or Without Putin, Israel is Willing to Enforce Lebanon Redline
By David Makovsky
for Near East Policy
February 1, 2018
When Russian president Vladimir Putin hosted Israeli prime
minister Binyamin Netanyahu on January 29, they focused on the Syria war, much
as they have done in their numerous other recent meetings. Unexpectedly,
however, they also discussed potential Iranian weapons facilities in Lebanon,
which could transform rockets into precision-guided missiles capable of hitting
Israeli infrastructure and population centers. As Netanyahu told reporters after
the meeting, "The threat of accurate weapons from Lebanon is a major threat
to Israel and we will not accept it, and in this matter too, if we have to take
action, we will. "
Since Russia entered the Syria war in 2015, Netanyahu has
met with Putin seven times. Among the first issues they discussed was
establishing a deconfliction mechanism for their forces; subsequently, they have
ensured that Israel can operate against Iranian personnel and their proxies in
Syria as needed (namely, when they attempt to transfer strategic weapons
systems, operate too close to the Golan frontier, or otherwise pose a threat to
Israel). He has also sought Russian backing for a more general effort to curb
Iranian activity in the region. Moscow has not responded publicly to such
requests, however, and Netanyahu has been silent on the matter as well, saying
only that Israeli-Russian relations are "excellent" and that there is
convergence between them on key issues.
Netanyahu has also publicly raised the issue of Iranian
facilities in Lebanon before. In an August 28 meeting with UN secretary-general
Antonio Guterres, he spoke out against Iranian "entrenchment" in
Lebanon, including efforts to build missile-production sites there, stating,
"This is something Israel cannot accept. This is something the UN should
not accept." Israel Defense Forces chief of staff Gadi Eisenkot offered
similar warnings about Iranian proxy Hezbollah in a January 30 speech, noting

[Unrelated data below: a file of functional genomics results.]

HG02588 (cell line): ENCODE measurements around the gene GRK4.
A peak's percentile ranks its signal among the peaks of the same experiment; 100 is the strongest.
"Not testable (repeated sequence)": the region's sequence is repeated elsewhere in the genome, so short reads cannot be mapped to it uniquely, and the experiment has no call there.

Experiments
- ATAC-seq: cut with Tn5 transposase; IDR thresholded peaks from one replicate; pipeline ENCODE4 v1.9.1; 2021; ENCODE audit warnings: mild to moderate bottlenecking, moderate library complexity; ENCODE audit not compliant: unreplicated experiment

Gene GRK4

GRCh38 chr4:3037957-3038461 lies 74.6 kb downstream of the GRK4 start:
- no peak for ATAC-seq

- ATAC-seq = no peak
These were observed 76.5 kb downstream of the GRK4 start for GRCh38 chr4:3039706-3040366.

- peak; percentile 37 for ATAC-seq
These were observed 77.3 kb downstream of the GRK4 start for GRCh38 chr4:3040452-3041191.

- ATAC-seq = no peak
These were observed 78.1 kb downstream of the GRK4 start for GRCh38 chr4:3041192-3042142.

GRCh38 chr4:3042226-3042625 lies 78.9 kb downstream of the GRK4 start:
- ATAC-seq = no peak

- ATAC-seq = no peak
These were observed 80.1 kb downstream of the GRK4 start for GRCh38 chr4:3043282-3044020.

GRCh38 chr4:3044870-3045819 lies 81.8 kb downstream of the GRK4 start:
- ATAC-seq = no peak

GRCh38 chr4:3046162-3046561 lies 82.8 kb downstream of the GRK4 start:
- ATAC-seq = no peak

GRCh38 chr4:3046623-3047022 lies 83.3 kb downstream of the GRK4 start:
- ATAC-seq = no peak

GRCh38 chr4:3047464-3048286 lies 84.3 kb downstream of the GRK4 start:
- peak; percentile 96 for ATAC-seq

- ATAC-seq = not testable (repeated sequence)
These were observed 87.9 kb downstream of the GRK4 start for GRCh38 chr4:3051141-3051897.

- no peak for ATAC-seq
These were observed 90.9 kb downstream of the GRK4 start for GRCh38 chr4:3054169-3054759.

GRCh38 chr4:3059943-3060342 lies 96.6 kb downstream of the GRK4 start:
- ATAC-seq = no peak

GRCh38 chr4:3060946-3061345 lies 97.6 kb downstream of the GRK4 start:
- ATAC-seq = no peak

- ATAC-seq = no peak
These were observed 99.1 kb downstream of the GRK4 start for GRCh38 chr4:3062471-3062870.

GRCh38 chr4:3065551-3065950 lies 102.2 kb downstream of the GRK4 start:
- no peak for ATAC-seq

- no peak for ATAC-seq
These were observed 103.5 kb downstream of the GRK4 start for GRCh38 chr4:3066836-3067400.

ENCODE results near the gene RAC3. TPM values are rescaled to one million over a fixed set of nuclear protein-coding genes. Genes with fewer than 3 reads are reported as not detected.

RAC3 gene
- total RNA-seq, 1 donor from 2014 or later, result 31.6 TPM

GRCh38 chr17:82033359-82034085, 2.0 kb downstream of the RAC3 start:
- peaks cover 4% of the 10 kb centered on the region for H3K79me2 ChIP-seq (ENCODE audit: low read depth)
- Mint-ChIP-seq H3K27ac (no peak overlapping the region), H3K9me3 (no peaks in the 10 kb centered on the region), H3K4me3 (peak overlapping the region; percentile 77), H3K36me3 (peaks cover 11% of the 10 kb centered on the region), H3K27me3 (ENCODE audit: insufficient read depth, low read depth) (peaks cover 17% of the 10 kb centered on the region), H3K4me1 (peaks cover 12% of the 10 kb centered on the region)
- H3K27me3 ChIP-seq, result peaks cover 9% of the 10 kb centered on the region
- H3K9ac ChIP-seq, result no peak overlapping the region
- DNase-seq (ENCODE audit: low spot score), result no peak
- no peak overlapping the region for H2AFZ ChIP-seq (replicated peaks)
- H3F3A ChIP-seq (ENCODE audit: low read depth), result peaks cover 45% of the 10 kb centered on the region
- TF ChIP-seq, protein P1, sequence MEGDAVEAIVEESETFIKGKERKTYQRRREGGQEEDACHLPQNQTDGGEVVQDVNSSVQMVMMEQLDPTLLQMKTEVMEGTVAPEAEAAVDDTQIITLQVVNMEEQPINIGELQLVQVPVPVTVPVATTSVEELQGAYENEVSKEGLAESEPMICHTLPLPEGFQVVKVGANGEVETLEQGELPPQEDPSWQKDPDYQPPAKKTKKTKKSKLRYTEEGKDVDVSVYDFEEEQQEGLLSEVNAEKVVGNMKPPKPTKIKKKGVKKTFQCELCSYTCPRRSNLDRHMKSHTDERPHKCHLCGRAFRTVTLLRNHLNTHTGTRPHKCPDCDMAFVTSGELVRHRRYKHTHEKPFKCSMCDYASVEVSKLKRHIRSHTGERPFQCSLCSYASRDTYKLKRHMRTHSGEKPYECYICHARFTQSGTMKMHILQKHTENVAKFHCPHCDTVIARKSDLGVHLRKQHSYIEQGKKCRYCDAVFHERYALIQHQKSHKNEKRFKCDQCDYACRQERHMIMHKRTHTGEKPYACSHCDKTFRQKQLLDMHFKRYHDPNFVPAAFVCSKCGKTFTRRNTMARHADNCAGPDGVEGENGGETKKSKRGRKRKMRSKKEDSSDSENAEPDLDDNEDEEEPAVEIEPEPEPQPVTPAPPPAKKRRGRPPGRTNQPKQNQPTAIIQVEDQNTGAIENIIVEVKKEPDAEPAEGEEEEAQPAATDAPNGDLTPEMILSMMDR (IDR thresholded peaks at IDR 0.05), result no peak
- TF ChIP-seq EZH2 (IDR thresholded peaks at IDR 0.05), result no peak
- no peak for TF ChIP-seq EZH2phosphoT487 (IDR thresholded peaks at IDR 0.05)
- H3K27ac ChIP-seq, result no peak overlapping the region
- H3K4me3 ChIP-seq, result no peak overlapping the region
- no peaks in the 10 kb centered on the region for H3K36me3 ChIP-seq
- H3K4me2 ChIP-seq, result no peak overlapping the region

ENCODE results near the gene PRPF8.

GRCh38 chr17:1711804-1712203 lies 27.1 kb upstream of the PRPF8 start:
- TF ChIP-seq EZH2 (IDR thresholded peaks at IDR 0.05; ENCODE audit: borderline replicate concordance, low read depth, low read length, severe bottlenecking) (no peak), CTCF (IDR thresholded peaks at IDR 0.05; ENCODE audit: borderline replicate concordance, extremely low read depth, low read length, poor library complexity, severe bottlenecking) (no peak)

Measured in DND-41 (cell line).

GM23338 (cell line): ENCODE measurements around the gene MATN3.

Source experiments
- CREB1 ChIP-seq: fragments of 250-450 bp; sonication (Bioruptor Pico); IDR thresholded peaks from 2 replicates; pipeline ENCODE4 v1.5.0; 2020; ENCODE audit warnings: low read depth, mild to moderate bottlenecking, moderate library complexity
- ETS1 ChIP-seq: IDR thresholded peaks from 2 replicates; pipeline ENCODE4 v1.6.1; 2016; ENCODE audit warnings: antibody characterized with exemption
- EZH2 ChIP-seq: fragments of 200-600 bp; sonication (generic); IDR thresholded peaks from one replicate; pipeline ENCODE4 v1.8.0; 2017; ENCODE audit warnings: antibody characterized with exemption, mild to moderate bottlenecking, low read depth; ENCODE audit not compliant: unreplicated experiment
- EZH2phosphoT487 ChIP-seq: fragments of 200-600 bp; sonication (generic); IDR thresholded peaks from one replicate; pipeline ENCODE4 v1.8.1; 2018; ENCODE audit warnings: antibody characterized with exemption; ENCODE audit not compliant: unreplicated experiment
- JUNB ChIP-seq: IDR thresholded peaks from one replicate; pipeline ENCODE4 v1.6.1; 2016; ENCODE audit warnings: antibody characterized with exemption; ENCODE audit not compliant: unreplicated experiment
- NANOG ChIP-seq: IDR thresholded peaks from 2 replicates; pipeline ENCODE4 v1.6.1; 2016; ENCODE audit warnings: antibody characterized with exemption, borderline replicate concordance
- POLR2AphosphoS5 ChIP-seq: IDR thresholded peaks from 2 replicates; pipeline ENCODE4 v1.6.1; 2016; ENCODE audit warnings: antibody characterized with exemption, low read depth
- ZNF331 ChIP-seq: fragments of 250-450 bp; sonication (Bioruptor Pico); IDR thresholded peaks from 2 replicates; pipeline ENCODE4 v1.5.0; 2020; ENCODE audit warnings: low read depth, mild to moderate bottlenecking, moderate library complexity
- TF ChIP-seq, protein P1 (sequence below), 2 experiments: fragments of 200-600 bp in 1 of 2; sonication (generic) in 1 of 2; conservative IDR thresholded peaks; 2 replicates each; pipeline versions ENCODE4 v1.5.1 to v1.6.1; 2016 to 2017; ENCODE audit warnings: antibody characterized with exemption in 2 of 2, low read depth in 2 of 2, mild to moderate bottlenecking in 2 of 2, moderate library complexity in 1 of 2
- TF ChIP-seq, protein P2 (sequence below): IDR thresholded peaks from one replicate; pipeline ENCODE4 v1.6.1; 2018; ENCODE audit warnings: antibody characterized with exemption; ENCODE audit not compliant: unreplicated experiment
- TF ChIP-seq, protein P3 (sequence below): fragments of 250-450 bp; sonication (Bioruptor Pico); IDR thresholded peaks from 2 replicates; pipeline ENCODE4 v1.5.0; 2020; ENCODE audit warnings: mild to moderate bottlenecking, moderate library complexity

that the group is breaking UN Security Council resolutions by maintaining a
military presence in restricted areas of Lebanon and improving its missile
When Iran established weapons facilities in Syria, Israel
reportedly responded last September by launching missiles at targets near the
western town of Masyaf. Yet despite conducting numerous strikes in Syria
throughout the war, Israel would face different challenges if it decided to
target Lebanon. Israeli officials say that Hezbollah possesses more than 100,000
rockets; this may be why they have avoided ordering airstrikes in Lebanon for
the past three years, only targeting Hezbollah weapons convoys on Syrian soil.
In August, outgoing air force commander Amir Eshel stated that Israel had struck
the group close to 100 times in the past five years, almost always in Syria.
Given Israel's apparent success in impeding Hezbollah weapons transfers from
Syria to Lebanon, Iran will likely try to establish production facilities in
Following Netanyahu's meeting with Putin, Israeli defense
minister Avigdor Liberman referred to the delicacy of striking Hezbollah inside
Lebanon, telling members of his Yisrael Beitenu Party, "We're operating all
political leverages, as well as others, to prevent missile manufacturing...The
last thing I'd want is for Israel to enter the Third Lebanon War. I think we
still have enough means at our disposal."
At the same time, IDF spokesman Ronen Manelis wrote a rare
Arabic article for Lebanese media outlets on January 28, warning readers that
they were paving the way for war by enabling Iran to turn their country into a
"pawn." In his view, Iran is no longer just transferring "arms,
funds, or consultation"—it has essentially "opened a new
branch" in Lebanon.
Thus far, Russia has offered no evidence of actively
constraining Hezbollah in Lebanon, but Netanyahu still seems keen on relaying a
message to the group and its Iranian patron via Moscow. He has also made his
warnings public through press statements in case Putin does not follow through,
apparently believing that such statements will set the predicate if Israel
decides to conduct strikes in Lebanon. As for the domestic political stakes of
going that route, the Israeli public tends to defer to military leaders on such
matters, trusting that they will take into account the potential ramifications
of retaliation and escalation.
One way or another, Netanyahu's statements make clear that
the threat of upgraded weapons-production facilities in Lebanon is a game
changer given their ability to equip Hezbollah with precision-guided missiles.
Therefore, the risk of escalation is very real if his conversations with Putin,
public warnings, and other potential diplomatic approaches fail to deter Iran.